The March 4 incident unfolded on a hectic night for Secret Service officers guarding the White House.
About 10:25 that night, a woman hopped out of a blue Toyota near the southeast entrance of the White House on 15th Street NW and, holding a package wrapped in a green shirt, approached an agent.
“I’m holding a [expletive] bomb!” she yelled, according to a government official with knowledge of the incident.
The woman then put the object on the ground and retreated to her car, the official said. The agent ran to the car and opened the front passenger-side door and ordered the woman to get out. But she then put the car in reverse and accelerated, striking the agent with the open door. The agent reached inside the car and forced it into park, said the government official, but the woman was able to shift it back into drive and drive forward, again hitting the agent and forcing him to jump out of the way.
The woman then sped off.
Police quickly secured the area with tape and called an inspection team to check the package for potential explosive materials or other dangers.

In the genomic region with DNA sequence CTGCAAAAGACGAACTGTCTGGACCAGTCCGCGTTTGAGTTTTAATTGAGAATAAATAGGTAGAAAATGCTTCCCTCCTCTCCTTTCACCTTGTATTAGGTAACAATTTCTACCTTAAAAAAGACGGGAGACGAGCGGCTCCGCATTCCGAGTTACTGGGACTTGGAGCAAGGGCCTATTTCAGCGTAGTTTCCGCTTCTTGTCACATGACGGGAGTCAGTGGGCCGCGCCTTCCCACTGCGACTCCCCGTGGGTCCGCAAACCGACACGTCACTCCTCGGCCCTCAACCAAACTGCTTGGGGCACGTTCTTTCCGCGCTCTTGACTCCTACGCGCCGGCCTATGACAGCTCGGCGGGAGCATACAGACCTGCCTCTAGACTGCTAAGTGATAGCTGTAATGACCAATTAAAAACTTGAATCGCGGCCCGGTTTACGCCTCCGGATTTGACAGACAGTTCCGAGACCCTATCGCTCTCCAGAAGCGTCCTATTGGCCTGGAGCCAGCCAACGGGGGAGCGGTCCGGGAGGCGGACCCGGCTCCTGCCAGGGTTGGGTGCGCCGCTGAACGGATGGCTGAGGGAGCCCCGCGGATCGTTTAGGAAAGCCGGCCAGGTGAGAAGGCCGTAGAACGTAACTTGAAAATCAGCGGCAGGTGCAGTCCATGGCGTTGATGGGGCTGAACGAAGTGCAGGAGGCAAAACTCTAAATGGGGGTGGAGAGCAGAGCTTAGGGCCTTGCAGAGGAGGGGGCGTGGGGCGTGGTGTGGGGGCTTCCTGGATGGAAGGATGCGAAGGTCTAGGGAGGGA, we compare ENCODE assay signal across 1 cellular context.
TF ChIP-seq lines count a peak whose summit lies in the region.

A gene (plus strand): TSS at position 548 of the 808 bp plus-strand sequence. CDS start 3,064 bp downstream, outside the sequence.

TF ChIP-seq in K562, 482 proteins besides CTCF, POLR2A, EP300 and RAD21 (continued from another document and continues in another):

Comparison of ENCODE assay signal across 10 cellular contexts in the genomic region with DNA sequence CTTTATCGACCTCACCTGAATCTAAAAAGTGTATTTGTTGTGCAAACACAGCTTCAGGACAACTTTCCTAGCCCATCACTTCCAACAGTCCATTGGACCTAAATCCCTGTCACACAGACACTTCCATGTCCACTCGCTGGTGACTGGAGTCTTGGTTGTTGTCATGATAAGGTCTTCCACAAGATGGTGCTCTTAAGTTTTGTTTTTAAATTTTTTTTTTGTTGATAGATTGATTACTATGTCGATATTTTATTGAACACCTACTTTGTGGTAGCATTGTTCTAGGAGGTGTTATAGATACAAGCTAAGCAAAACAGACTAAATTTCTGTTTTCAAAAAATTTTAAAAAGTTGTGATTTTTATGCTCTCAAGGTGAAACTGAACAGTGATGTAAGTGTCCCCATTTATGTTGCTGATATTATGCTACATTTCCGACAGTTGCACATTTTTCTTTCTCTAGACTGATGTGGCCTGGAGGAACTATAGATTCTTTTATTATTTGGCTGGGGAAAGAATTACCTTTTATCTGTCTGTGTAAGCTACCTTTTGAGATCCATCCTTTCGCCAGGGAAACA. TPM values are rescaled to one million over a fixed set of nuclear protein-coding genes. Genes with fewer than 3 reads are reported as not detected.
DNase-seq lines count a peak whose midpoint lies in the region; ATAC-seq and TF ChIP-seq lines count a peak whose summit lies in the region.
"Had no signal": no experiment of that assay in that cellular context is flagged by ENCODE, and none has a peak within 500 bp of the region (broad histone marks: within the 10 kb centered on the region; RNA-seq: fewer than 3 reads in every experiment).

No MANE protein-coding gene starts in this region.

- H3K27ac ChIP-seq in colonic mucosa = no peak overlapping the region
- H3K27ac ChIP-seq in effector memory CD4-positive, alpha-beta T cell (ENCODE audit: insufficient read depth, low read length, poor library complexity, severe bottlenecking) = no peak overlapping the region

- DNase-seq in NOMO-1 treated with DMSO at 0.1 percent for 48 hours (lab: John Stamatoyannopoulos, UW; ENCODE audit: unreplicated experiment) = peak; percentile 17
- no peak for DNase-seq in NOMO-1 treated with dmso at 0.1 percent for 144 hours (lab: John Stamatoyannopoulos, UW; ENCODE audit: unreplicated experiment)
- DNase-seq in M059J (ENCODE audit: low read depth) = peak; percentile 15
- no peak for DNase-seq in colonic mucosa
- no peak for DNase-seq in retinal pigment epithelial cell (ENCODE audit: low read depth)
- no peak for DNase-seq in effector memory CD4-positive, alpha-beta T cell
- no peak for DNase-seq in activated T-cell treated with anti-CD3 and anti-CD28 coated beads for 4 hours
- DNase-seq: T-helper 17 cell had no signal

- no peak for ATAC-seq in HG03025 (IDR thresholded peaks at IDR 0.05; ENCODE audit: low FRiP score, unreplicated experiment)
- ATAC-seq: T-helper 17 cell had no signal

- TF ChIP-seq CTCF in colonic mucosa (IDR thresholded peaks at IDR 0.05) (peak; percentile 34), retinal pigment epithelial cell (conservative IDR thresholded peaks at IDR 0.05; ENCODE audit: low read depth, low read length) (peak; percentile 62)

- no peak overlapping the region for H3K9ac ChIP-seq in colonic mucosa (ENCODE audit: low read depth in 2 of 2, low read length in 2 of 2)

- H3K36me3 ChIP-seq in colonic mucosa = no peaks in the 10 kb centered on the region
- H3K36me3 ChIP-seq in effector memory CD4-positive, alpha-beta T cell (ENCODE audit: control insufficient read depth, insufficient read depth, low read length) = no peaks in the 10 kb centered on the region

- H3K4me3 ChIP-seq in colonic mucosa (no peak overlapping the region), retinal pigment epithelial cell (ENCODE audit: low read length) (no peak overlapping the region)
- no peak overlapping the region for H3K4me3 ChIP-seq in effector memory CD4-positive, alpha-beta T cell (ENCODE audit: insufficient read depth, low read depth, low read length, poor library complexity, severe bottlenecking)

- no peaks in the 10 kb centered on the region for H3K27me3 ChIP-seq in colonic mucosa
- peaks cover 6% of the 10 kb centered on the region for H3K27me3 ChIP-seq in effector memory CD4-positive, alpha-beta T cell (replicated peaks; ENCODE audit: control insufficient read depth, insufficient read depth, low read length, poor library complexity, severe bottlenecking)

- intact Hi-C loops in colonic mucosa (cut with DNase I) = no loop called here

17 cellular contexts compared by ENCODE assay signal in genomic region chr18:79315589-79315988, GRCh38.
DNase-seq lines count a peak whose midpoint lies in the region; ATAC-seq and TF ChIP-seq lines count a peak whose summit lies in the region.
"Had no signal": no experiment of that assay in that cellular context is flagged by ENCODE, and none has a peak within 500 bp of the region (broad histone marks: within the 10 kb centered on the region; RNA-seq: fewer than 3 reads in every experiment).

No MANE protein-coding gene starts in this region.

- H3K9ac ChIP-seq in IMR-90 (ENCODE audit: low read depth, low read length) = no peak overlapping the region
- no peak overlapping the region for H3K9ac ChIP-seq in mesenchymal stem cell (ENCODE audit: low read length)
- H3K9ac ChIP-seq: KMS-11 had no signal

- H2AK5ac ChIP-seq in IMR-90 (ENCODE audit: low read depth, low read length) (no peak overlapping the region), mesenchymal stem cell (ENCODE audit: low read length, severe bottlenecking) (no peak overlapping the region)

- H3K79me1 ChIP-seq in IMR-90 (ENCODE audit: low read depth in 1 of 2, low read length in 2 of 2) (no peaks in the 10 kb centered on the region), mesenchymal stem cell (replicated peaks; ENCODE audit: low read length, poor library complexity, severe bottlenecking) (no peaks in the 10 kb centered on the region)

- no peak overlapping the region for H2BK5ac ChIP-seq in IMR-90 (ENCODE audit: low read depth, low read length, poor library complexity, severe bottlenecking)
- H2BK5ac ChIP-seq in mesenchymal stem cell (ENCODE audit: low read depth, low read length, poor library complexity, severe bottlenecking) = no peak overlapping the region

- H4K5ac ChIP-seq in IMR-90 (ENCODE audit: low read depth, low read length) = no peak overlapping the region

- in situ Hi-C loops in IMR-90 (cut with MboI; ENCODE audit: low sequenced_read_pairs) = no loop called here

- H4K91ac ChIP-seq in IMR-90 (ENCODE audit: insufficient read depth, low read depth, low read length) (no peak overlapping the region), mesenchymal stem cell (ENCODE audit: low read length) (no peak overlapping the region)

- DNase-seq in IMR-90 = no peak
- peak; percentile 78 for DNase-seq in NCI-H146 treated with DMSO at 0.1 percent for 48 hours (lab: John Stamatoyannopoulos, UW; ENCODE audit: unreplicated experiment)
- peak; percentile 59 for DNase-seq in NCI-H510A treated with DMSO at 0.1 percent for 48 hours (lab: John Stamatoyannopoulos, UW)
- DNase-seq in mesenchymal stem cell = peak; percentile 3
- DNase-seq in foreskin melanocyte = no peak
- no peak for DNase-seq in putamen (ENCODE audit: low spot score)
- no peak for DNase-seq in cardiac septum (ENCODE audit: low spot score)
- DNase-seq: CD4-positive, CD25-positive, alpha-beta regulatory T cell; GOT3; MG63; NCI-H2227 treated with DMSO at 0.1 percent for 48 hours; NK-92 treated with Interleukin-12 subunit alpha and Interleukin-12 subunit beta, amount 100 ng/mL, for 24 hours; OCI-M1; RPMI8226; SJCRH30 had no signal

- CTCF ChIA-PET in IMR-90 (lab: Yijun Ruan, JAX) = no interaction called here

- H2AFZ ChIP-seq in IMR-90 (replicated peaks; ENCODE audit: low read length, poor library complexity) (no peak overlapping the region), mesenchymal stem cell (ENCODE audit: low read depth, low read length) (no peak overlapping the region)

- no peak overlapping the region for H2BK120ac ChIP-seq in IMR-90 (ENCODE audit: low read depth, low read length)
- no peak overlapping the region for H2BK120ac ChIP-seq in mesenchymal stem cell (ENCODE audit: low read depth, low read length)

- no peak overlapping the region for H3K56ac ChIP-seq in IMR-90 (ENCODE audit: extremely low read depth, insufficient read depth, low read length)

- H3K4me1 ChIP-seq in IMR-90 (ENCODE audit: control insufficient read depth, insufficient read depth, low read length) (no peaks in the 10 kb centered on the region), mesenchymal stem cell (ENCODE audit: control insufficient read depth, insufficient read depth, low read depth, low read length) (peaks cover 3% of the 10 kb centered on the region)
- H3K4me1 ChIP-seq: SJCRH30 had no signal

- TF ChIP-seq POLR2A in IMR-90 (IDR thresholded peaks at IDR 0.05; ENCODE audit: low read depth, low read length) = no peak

But shortly before 11 p.m., the two high-ranking Secret Service agents, returning from a work party at a Chinatown bar about eight blocks from the White House, drove their government car through the crime scene. According to people familiar with the incident, they drove through police tape and then hit a temporary barricade, using the car to push aside some barrels. An agency official said Thursday that the car was not damaged.
The episode was caught on surveillance video. Investigators who reviewed the video of the incident initially said they could not be sure whether the pair drove very close to or over the suspicious item wrapped in the shirt, one law enforcement official said. But after reviewing more video later Thursday afternoon, the official said, they concluded that the agents’ government car drove directly next to the package.